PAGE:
eventually arrested and charged with murder and carrying a handgun without a license.
After a trial by jury, he was convicted as charged and later
sentenced to an aggregate term of sixty-five years. This appeal followed.
Additional facts are set forth below.
Abel filed a pre-trial motion to suppress as evidence the handgun officers seized
from him. After a hearing, the trial court denied the motion.
At trial, the handgun was introduced into evidence over Abels timely objection.
He claims error contending the search and seizure violated the Fourth Amendment to
the United States Constitution and Article I, Section 11 of the Indiana Constitution.
According to Abel, his Fourth Amendment right to be free from unreasonable
searches and seizures was violated when officers conducted a pat-down search for weapons.
The facts are these. In the early morning hours of January 8,
2000, Indianapolis Police Officer Charles Lewis was on routine patrol in the Rural
Street area when he observed a car driving with its bright lights on.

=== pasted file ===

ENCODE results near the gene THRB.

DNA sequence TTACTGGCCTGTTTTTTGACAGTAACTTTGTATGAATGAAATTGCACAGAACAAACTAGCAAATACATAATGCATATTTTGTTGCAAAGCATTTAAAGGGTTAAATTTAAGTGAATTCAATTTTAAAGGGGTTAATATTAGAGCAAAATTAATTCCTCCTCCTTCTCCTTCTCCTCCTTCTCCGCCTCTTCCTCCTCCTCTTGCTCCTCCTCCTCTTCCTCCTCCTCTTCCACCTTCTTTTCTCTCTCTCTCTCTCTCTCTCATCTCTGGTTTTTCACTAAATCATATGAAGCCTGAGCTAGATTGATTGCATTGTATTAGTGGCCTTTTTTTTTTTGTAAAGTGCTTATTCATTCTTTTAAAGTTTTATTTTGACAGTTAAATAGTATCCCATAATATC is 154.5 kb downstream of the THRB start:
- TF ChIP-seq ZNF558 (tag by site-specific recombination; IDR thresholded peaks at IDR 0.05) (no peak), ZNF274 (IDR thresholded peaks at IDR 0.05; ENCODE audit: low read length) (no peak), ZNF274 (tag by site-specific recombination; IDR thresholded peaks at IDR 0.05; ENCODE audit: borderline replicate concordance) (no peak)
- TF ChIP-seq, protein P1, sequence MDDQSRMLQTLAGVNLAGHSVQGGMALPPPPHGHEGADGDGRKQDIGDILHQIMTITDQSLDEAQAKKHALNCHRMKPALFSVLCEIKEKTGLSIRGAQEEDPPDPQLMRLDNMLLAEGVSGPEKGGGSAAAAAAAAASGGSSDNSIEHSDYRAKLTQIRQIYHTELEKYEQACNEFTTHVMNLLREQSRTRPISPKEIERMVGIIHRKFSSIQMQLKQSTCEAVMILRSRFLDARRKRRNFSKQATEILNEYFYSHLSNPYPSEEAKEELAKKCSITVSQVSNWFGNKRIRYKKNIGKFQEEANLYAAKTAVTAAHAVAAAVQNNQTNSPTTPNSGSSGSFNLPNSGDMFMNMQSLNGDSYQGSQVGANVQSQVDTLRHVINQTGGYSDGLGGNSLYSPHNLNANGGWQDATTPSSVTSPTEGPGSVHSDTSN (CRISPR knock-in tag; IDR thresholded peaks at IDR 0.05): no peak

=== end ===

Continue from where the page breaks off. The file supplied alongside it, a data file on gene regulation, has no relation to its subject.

Because this was an infraction,See footnote the officer decided to make a routine
traffic stop and give the driver a ticket. He followed the car
at a distance and watched as it pulled into a store parking lot.
The store was not yet open for business. Officer Lewis observed
one of the two passengers exit and engage a third party in an
animated conversation. As the officer approached, both persons fled the scene, and
the car drove away. Officer Lewis then decided to investigate further and
signaled the car to pull over. The driver initially complied, but as
the officer exited his patrol car, the driver abruptly sped away. The
officer pursued and radioed for assistance announcing that he thought a possible robbery
had been or was about to be committed. When the car eventually
crashed in an alley, both the driver and the passenger fled on foot.
Officer Lewis ran after the driver and radioed a description of the
clothing and a physical description of the passenger.
Fellow officers Daryl Patton and Matthew Stevenson were on patrol when they heard
the radio dispatch and observed a man in the immediate area matching the
description. He was walking along the street and immediately approached a house
where he knocked on the door. When asked his business at the
house, the man replied it was the home of a friend. Later
investigation revealed that the owner of the house was not acquainted with the